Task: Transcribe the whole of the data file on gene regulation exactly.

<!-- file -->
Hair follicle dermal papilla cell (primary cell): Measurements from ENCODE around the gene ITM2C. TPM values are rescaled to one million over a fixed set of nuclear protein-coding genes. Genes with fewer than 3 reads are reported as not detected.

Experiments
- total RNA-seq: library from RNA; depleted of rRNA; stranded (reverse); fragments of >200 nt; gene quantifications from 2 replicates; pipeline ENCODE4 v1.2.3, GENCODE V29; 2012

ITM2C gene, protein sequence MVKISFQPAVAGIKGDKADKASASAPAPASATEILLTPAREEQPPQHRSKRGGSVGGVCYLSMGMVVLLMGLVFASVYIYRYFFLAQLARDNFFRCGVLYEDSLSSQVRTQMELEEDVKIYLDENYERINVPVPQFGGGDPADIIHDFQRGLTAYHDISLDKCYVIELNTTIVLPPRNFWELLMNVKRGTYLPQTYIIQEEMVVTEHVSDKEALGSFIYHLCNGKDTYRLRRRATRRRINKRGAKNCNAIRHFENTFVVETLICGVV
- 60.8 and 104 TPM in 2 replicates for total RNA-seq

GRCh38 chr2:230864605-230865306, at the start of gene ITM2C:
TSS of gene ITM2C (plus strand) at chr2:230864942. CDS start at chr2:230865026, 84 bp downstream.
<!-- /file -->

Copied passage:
Hair follicle dermal papilla cell (primary cell): Measurements from ENCODE around the gene ITM2C. TPM values are rescaled to one million over a fixed set of nuclear protein-coding genes. Genes with fewer than 3 reads are reported as not detected.

Experiments
- total RNA-seq: library from RNA; depleted of rRNA; stranded (reverse); fragments of >200 nt; gene quantifications from 2 replicates; pipeline ENCODE4 v1.2.3, GENCODE V29; 2012

ITM2C gene, protein sequence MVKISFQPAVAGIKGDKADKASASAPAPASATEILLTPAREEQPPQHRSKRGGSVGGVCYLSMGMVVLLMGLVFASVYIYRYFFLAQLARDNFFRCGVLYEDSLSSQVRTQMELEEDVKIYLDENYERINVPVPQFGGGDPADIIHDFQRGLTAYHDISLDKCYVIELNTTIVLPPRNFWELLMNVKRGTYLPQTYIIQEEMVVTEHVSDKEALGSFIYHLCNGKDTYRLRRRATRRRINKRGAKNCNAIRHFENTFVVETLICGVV
- 60.8 and 104 TPM in 2 replicates for total RNA-seq

GRCh38 chr2:230864605-230865306, at the start of gene ITM2C:
TSS of gene ITM2C (plus strand) at chr2:230864942. CDS start at chr2:230865026, 84 bp downstream.